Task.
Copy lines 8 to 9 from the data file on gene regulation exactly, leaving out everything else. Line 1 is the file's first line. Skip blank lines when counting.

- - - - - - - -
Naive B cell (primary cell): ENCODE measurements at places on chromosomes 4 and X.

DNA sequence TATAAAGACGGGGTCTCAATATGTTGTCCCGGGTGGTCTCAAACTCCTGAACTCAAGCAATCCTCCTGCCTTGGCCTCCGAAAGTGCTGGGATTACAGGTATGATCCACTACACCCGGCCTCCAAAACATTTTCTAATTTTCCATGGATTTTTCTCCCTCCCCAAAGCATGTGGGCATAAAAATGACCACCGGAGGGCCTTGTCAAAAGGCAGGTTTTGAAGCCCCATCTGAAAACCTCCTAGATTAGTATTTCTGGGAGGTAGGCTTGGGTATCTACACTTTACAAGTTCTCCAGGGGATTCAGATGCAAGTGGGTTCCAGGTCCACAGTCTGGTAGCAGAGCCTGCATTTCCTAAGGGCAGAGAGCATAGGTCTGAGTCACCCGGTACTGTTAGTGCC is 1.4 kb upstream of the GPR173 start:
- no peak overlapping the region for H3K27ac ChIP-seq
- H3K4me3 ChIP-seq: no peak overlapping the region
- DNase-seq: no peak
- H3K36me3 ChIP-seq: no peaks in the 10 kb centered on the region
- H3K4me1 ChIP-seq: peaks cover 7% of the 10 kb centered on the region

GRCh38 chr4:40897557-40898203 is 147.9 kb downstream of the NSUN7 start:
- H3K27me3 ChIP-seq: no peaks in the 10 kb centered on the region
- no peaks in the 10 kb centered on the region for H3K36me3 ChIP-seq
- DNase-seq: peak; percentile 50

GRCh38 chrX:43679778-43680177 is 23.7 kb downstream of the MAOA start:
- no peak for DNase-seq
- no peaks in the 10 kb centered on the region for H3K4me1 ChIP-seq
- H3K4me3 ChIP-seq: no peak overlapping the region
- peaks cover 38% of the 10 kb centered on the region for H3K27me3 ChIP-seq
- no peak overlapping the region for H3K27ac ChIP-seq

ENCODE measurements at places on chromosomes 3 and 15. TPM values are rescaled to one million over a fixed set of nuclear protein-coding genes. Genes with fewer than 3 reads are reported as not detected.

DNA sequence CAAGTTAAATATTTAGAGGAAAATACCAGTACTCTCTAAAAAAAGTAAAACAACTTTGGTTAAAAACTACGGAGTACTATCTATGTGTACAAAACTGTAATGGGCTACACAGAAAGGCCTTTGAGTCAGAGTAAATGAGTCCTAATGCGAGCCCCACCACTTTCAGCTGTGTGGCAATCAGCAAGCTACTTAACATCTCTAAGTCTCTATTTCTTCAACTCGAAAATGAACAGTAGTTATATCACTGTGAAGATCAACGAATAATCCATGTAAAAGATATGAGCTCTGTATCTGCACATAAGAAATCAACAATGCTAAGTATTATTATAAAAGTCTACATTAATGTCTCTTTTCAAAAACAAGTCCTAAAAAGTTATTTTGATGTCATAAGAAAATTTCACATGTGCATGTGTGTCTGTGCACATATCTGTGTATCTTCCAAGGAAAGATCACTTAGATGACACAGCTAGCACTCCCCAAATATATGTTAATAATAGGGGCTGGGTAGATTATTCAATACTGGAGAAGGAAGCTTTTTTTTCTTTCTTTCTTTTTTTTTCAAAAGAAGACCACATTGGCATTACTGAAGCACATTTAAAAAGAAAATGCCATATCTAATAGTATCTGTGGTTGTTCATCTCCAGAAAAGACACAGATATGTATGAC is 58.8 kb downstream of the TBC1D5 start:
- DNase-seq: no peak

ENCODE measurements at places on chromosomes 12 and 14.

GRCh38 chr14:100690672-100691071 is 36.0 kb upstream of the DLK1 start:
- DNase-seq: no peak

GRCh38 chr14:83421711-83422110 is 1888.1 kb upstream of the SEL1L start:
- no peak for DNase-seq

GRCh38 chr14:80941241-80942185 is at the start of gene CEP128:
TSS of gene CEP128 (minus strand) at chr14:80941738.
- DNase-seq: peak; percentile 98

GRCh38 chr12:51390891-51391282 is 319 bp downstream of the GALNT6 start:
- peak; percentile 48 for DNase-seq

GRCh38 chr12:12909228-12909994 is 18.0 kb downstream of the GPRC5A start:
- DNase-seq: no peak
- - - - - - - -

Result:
GRCh38 chr4:40897557-40898203 is 147.9 kb downstream of the NSUN7 start:
- H3K27me3 ChIP-seq: no peaks in the 10 kb centered on the region